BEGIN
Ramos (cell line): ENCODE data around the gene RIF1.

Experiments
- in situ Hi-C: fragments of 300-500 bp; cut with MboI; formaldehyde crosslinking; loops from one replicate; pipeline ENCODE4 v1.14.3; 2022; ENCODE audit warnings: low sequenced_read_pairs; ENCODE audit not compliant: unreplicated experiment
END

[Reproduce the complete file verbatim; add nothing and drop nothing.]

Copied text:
Ramos (cell line): ENCODE data around the gene RIF1.

Experiments
- in situ Hi-C: fragments of 300-500 bp; cut with MboI; formaldehyde crosslinking; loops from one replicate; pipeline ENCODE4 v1.14.3; 2022; ENCODE audit warnings: low sequenced_read_pairs; ENCODE audit not compliant: unreplicated experiment